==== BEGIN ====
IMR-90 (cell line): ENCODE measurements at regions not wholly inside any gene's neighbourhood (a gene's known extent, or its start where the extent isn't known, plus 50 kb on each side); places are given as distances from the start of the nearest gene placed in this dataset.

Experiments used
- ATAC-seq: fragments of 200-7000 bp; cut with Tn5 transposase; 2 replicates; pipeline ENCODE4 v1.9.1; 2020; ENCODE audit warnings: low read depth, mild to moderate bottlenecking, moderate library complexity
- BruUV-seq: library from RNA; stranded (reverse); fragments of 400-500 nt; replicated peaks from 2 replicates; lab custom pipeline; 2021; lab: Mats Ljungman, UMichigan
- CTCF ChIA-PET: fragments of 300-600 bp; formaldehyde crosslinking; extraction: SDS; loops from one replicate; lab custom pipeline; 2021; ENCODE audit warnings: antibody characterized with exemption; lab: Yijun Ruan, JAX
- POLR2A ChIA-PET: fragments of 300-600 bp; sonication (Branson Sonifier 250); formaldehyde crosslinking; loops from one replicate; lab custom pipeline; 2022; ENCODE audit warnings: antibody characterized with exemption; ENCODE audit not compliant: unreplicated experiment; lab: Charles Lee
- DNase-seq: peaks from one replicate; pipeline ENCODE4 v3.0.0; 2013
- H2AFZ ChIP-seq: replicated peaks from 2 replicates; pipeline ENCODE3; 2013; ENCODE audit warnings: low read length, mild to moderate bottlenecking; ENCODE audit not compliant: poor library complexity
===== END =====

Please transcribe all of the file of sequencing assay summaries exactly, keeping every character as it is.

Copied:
IMR-90 (cell line): ENCODE measurements at regions not wholly inside any gene's neighbourhood (a gene's known extent, or its start where the extent isn't known, plus 50 kb on each side); places are given as distances from the start of the nearest gene placed in this dataset.

Experiments used
- ATAC-seq: fragments of 200-7000 bp; cut with Tn5 transposase; 2 replicates; pipeline ENCODE4 v1.9.1; 2020; ENCODE audit warnings: low read depth, mild to moderate bottlenecking, moderate library complexity
- BruUV-seq: library from RNA; stranded (reverse); fragments of 400-500 nt; replicated peaks from 2 replicates; lab custom pipeline; 2021; lab: Mats Ljungman, UMichigan
- CTCF ChIA-PET: fragments of 300-600 bp; formaldehyde crosslinking; extraction: SDS; loops from one replicate; lab custom pipeline; 2021; ENCODE audit warnings: antibody characterized with exemption; lab: Yijun Ruan, JAX
- POLR2A ChIA-PET: fragments of 300-600 bp; sonication (Branson Sonifier 250); formaldehyde crosslinking; loops from one replicate; lab custom pipeline; 2022; ENCODE audit warnings: antibody characterized with exemption; ENCODE audit not compliant: unreplicated experiment; lab: Charles Lee
- DNase-seq: peaks from one replicate; pipeline ENCODE4 v3.0.0; 2013
- H2AFZ ChIP-seq: replicated peaks from 2 replicates; pipeline ENCODE3; 2013; ENCODE audit warnings: low read length, mild to moderate bottlenecking; ENCODE audit not compliant: poor library complexity